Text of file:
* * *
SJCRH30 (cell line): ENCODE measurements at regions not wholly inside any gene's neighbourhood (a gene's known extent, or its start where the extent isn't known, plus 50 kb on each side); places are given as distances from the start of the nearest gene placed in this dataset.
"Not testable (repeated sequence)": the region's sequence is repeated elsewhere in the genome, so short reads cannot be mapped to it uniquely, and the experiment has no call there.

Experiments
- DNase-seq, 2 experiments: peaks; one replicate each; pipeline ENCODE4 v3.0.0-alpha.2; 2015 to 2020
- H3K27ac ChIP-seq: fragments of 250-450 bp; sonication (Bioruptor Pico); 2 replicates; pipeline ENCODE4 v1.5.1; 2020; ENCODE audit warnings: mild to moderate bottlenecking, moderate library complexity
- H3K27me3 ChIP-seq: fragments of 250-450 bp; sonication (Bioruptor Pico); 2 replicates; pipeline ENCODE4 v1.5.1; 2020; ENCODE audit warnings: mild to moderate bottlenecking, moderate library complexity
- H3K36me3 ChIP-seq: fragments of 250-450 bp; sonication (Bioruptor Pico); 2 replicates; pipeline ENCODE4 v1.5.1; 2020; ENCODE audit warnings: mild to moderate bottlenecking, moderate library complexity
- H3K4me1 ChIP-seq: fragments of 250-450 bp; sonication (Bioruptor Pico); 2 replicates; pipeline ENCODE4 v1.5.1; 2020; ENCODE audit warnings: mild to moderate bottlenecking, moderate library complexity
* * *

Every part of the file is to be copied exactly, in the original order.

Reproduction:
SJCRH30 (cell line): ENCODE measurements at regions not wholly inside any gene's neighbourhood (a gene's known extent, or its start where the extent isn't known, plus 50 kb on each side); places are given as distances from the start of the nearest gene placed in this dataset.
"Not testable (repeated sequence)": the region's sequence is repeated elsewhere in the genome, so short reads cannot be mapped to it uniquely, and the experiment has no call there.

Experiments
- DNase-seq, 2 experiments: peaks; one replicate each; pipeline ENCODE4 v3.0.0-alpha.2; 2015 to 2020
- H3K27ac ChIP-seq: fragments of 250-450 bp; sonication (Bioruptor Pico); 2 replicates; pipeline ENCODE4 v1.5.1; 2020; ENCODE audit warnings: mild to moderate bottlenecking, moderate library complexity
- H3K27me3 ChIP-seq: fragments of 250-450 bp; sonication (Bioruptor Pico); 2 replicates; pipeline ENCODE4 v1.5.1; 2020; ENCODE audit warnings: mild to moderate bottlenecking, moderate library complexity
- H3K36me3 ChIP-seq: fragments of 250-450 bp; sonication (Bioruptor Pico); 2 replicates; pipeline ENCODE4 v1.5.1; 2020; ENCODE audit warnings: mild to moderate bottlenecking, moderate library complexity
- H3K4me1 ChIP-seq: fragments of 250-450 bp; sonication (Bioruptor Pico); 2 replicates; pipeline ENCODE4 v1.5.1; 2020; ENCODE audit warnings: mild to moderate bottlenecking, moderate library complexity